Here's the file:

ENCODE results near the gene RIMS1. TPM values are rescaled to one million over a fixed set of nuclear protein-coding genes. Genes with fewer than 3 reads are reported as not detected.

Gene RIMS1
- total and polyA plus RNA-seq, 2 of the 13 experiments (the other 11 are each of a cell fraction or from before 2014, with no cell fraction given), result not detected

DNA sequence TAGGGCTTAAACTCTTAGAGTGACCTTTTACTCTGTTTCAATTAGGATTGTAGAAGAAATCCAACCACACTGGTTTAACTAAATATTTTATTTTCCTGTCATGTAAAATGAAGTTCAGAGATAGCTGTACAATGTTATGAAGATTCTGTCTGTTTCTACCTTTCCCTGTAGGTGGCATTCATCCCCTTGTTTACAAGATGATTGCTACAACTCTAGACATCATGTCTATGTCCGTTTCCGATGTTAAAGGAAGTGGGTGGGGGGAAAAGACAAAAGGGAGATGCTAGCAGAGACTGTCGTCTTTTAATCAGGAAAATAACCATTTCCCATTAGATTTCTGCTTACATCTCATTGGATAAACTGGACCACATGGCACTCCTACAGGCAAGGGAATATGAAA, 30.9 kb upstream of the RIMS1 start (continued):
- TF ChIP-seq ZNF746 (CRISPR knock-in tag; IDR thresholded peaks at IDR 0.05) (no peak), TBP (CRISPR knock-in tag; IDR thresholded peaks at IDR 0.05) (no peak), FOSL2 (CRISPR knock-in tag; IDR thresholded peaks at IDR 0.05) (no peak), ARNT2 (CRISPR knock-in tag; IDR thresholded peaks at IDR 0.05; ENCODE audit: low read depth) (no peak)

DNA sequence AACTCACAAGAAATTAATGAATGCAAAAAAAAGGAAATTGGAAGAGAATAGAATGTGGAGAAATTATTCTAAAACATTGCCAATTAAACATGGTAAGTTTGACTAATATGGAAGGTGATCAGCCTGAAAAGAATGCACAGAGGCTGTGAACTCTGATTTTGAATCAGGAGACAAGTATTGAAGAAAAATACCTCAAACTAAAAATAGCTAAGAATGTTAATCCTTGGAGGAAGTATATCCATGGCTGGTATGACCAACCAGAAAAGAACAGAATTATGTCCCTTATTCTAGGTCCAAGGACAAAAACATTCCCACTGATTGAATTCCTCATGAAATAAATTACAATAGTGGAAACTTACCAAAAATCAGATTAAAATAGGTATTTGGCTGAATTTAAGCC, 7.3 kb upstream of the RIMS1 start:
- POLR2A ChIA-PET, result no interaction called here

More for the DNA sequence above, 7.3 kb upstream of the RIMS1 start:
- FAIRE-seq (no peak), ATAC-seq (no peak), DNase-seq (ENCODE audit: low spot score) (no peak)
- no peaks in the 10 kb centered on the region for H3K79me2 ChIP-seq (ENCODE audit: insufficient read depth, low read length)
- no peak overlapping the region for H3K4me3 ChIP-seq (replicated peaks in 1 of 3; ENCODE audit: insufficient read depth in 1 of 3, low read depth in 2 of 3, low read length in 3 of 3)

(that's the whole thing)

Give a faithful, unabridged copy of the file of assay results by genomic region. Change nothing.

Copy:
ENCODE results near the gene RIMS1. TPM values are rescaled to one million over a fixed set of nuclear protein-coding genes. Genes with fewer than 3 reads are reported as not detected.

Gene RIMS1
- total and polyA plus RNA-seq, 2 of the 13 experiments (the other 11 are each of a cell fraction or from before 2014, with no cell fraction given), result not detected

DNA sequence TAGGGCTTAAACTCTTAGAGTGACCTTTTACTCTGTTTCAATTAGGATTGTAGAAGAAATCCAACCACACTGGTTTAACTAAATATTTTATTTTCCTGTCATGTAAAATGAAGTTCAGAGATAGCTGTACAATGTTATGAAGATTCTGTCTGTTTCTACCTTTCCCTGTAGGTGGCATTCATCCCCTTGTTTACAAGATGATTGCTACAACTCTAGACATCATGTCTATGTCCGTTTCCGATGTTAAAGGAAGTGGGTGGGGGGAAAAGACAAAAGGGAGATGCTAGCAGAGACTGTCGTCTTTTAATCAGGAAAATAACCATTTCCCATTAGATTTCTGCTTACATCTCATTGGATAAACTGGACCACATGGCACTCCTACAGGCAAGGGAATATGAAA, 30.9 kb upstream of the RIMS1 start (continued):
- TF ChIP-seq ZNF746 (CRISPR knock-in tag; IDR thresholded peaks at IDR 0.05) (no peak), TBP (CRISPR knock-in tag; IDR thresholded peaks at IDR 0.05) (no peak), FOSL2 (CRISPR knock-in tag; IDR thresholded peaks at IDR 0.05) (no peak), ARNT2 (CRISPR knock-in tag; IDR thresholded peaks at IDR 0.05; ENCODE audit: low read depth) (no peak)

DNA sequence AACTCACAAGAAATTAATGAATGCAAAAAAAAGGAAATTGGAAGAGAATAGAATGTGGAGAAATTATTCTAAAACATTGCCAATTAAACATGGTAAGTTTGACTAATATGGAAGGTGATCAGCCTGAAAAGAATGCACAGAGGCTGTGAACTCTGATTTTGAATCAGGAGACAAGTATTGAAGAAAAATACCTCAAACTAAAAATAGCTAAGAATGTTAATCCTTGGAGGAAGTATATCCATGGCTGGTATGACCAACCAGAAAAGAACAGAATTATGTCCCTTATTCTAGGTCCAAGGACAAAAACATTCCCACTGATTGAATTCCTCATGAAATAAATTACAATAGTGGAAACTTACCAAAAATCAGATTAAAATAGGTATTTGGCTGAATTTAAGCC, 7.3 kb upstream of the RIMS1 start:
- POLR2A ChIA-PET, result no interaction called here

More for the DNA sequence above, 7.3 kb upstream of the RIMS1 start:
- FAIRE-seq (no peak), ATAC-seq (no peak), DNase-seq (ENCODE audit: low spot score) (no peak)
- no peaks in the 10 kb centered on the region for H3K79me2 ChIP-seq (ENCODE audit: insufficient read depth, low read length)
- no peak overlapping the region for H3K4me3 ChIP-seq (replicated peaks in 1 of 3; ENCODE audit: insufficient read depth in 1 of 3, low read depth in 2 of 3, low read length in 3 of 3)